Recently, a lower belt student told me that when he spars with more junior belts he is often afraid of hitting them. He also disclosed that he gets bored sparring with the junior or less ‘able’ students. My response to this lower belt was, “If you are worried about hitting the junior belt then either you need more physical practice, and/or you need to develop your concentration.”
It reminded me of a similar question I was asked about 4 years ago from a now much more senior belt. He asked me, “Can you pair me up with senior belts more, I don’t get much from sparring with lower belts.”
The two comments are actually quite similar. Both the students I mentioned were becoming distracted by their egos and as such becoming separated from their experience during sparring situations.
The words Hap-Ki-Do mean ‘coordination of mind and body’ or ‘total concentration’. Through the practice of Hapkido we learn to become one with what is happening. Unfortunately my two students were not only sparring, but also thinking about being better than their opponent, wondering why they had to spar with a lower belt again, and more than likely getting annoyed at me for ‘inflicting’ this on them and not recognizing their superior ability. With all that going on, it’s no wonder the lower belt was worried about hitting junior belts.
Concentration is fascination of mind. If you are bored, you’re not paying attention to what you are doing. So how do you put the ego to rest and cure boredom and in so doing get the most from every session? Simple. Just pay attention. By paying attention you will also have the possibility to excel no matter who your opponent is.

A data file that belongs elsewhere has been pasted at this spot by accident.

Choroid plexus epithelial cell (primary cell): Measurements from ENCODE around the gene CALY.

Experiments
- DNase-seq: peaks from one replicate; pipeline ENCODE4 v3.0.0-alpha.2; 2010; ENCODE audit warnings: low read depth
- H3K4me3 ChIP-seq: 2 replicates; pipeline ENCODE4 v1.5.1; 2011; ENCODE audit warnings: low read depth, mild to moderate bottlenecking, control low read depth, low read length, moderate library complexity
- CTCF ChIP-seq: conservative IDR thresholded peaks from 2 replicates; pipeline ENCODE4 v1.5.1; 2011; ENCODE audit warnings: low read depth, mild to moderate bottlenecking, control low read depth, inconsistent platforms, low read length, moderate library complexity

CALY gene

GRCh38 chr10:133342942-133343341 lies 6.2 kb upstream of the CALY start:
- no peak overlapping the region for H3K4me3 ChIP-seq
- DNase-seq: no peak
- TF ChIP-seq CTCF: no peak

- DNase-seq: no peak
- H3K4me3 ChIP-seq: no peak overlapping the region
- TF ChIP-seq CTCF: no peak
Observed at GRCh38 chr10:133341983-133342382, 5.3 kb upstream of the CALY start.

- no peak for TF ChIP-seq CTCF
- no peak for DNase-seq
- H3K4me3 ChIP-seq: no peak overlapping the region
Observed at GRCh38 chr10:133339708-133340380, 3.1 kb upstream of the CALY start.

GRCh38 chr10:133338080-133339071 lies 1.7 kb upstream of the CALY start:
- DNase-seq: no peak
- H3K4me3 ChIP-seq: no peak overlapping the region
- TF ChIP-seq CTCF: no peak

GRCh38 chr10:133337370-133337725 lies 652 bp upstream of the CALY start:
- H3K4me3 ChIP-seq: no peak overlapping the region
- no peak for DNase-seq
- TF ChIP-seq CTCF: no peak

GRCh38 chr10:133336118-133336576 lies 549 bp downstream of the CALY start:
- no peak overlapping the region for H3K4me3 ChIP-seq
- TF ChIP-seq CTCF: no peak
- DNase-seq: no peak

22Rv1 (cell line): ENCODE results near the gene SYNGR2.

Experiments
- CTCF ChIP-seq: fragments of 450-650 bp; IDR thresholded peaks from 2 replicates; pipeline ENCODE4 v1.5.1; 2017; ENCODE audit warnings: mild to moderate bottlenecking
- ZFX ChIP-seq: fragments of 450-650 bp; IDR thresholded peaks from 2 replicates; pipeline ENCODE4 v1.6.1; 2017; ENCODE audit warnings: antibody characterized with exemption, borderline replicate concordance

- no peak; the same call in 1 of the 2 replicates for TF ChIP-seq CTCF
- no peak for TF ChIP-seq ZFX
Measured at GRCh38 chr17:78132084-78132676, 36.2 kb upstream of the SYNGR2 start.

Rugby coach David Alred (the guy who helped Jonny Wilkinson kick the rugby ball to victory in the last moments of the 2001 rugby World Cup Final) understood how important concentration was, particularly during stressful situations. “I’ll say to the kickers, strike a particular stitch on the ball so that they make the right contact, and I’ll get them to aim at someone in the crowd to tunnel in their accuracy.”
We should develop this same feeling behind every kick and punch we make.
At Chang’s Hapkido Academy, our sparring is no-contact. Though we might not actually be hitting our opponent, we should know exactly where we are aiming. Not just the head, or the forehead, but the eyebrow, or maybe the left side of the eyebrow… Practicing this way will hone your concentration, improve your accuracy, increase your ability to control your own body and yes, get rid of boredom.
If Hap-Ki-Do means coordination of mind and body, if you kick without engaging your mind, without concentrating on what you are doing, are you really practicing Hapkido?